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Magnetic resonance imaging (MRI) revealed bilateral symmetric bright signals involving the thalami, subthalamic region, periaqueductal gray matter, and mammillary bodies confirming the diagnosis of WE [Figure 1]b,[Figure 1]c,[Figure 1]d.

She was treated with intravenous thiamine 900 mg/24 h in divided doses for 5 days and had a dramatic improvement in her mental status and nystagmus within 48 h. After 6 weeks, the visual signs [Figure 1]e, gait, reflexes, and obstetric progress regained their normal status. A repeat MRI of the brain [Figure 1]f,[Figure 1]g,[Figure 1]h revealed a complete resolution of the lesions in comparison with the previous images.

WE is most commonly encountered with excessive alcohol intake; however, hyperemesis gravidarum-induced WE is under-recognized.[1] In our patient, there was no history of alcohol consumption, which precluded this as a contributory factor. The classic triad of mental confusion, ataxia, and ophthalmoplegia to diagnose gestational WE is seen in approximately 47% of the cases; this condition, therefore, remains underdiagnosed.[1] Of the trinity of characteristic manifestations, ocular signs are the most commonly encountered in 96% of gestational WE.[1] Our patient presented with less common ocular manifestations of retinal hemorrhages and bilateral disc edema.[1] Thiamine is hypothesized to have a possible role in maintaining vascular integrity, and a deficiency causes a decrease in the transketolase activity, which results in vascular damage and retinal hemorrhages.[3] Retinal hemorrhages have also been attributed to ischemic changes secondary to decreased cerebral blood flow, cerebral oxygen, and glucose consumption during the acute stages of the illness.[3] Papilloedema in WE is rare and occurs in <5% of the patients with WE;[3] it is postulated to be secondary to necrosis and edema of myelin and optic nerve cells.[4]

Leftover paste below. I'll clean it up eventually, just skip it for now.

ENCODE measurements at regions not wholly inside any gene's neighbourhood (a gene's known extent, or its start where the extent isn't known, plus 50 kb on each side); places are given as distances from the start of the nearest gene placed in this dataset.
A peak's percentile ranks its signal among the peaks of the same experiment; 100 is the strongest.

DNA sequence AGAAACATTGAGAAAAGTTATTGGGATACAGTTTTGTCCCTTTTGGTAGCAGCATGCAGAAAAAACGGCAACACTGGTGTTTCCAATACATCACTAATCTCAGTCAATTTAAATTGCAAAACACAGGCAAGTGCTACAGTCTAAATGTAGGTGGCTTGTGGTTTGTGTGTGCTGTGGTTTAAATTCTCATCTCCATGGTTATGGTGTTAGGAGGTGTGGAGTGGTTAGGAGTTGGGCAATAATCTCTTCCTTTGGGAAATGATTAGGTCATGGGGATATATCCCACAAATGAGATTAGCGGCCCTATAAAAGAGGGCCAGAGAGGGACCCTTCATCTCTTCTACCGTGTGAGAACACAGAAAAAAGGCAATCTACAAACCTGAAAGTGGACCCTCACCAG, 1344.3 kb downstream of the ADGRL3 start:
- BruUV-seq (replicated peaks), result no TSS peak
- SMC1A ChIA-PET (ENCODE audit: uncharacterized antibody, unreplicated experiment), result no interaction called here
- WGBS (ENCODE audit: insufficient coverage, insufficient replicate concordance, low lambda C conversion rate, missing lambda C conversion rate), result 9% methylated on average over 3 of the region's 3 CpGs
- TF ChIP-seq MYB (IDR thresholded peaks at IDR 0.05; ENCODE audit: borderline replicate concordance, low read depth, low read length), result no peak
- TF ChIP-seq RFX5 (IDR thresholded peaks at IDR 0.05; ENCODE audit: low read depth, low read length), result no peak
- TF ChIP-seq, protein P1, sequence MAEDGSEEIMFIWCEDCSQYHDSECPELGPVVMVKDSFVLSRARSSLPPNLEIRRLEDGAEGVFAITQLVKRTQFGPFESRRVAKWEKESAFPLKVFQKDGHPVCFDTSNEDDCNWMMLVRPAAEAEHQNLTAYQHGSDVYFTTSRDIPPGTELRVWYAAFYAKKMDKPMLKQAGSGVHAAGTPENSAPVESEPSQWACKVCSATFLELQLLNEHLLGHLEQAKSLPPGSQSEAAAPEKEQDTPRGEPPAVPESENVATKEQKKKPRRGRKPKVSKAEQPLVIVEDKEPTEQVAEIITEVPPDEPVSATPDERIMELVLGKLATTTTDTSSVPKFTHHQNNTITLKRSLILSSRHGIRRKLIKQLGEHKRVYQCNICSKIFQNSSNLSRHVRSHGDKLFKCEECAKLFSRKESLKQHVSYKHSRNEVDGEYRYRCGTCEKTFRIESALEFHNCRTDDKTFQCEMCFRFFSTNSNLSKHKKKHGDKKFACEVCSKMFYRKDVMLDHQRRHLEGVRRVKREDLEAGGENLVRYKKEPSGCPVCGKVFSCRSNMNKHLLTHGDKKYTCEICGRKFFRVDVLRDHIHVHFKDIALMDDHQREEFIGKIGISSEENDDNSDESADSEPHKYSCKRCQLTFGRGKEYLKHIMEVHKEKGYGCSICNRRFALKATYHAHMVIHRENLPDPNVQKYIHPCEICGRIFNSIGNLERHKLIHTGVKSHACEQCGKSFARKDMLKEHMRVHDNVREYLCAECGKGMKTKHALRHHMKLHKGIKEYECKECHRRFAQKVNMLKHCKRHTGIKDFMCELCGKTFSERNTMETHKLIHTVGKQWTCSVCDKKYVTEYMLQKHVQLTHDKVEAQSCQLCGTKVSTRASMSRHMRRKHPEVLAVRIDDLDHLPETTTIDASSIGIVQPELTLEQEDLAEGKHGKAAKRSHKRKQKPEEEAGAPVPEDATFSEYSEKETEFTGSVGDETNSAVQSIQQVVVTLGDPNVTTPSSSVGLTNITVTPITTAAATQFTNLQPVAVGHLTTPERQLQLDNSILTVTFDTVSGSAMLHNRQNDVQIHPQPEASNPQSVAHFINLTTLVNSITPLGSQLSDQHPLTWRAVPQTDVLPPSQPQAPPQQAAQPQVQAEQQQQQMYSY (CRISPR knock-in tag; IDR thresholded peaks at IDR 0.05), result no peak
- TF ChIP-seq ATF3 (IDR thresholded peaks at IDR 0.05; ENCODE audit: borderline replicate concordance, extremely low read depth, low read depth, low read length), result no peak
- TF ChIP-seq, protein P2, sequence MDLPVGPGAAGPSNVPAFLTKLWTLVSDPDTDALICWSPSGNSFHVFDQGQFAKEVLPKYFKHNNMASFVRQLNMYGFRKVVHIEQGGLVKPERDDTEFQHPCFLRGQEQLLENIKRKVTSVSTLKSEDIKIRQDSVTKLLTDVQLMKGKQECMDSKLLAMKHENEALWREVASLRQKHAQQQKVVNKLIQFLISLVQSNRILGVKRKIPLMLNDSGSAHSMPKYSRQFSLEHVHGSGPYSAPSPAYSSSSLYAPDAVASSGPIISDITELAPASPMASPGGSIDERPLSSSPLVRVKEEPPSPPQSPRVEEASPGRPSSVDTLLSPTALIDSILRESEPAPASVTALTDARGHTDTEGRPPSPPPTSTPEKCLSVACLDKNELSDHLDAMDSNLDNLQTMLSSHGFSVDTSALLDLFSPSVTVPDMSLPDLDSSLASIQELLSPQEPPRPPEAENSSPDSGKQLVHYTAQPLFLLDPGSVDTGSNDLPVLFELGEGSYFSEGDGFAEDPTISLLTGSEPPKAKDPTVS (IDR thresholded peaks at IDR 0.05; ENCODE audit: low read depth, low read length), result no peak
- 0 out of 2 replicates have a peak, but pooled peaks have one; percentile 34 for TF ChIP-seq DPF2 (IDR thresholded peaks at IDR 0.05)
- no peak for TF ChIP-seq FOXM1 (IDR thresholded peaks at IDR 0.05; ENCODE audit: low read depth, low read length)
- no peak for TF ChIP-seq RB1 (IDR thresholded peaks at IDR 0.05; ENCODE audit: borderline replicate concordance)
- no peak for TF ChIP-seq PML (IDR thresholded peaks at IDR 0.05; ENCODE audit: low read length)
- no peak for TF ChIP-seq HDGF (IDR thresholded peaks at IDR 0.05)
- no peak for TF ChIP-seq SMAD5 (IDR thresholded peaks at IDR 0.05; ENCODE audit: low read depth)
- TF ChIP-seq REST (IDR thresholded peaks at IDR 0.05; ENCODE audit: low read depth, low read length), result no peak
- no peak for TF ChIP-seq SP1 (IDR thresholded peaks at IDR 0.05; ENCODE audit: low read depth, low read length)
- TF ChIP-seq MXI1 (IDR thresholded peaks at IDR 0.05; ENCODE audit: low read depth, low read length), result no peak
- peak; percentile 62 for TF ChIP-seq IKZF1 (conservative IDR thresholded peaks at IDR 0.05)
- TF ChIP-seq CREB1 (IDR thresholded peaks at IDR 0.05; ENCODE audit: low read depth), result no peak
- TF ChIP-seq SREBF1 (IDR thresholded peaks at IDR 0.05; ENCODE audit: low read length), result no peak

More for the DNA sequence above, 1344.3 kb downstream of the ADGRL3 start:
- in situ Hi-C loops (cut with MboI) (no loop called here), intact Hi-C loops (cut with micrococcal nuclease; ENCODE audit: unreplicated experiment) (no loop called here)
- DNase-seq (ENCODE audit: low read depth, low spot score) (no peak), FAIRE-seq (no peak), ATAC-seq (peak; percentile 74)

The daily thiamine requirement is 1–2 mg per day with the body reserves being approximately 30–50 mg. Within 3 weeks, the body's thiamine stores are depleted when the oral intake is deficient. This affects the enzymes requiring thiamine pyrophosphate as a coenzyme. Thus, the enzymes, alpha-ketoglutarate-dehydrogenase and transketolase, show a reduced activity and are critically affected in the presence of a high carbohydrate intake and dextrose loading because these enzymes are involved in Krebs cycle and carbohydrate metabolism. Thiamine deficiency and WE in our patient was probably precipitated by anorexia and a poor nutritional state that was compounded by hyperemesis gravidarum along with the increased metabolic demands of pregnancy, which was augmented by the dextrose infusions.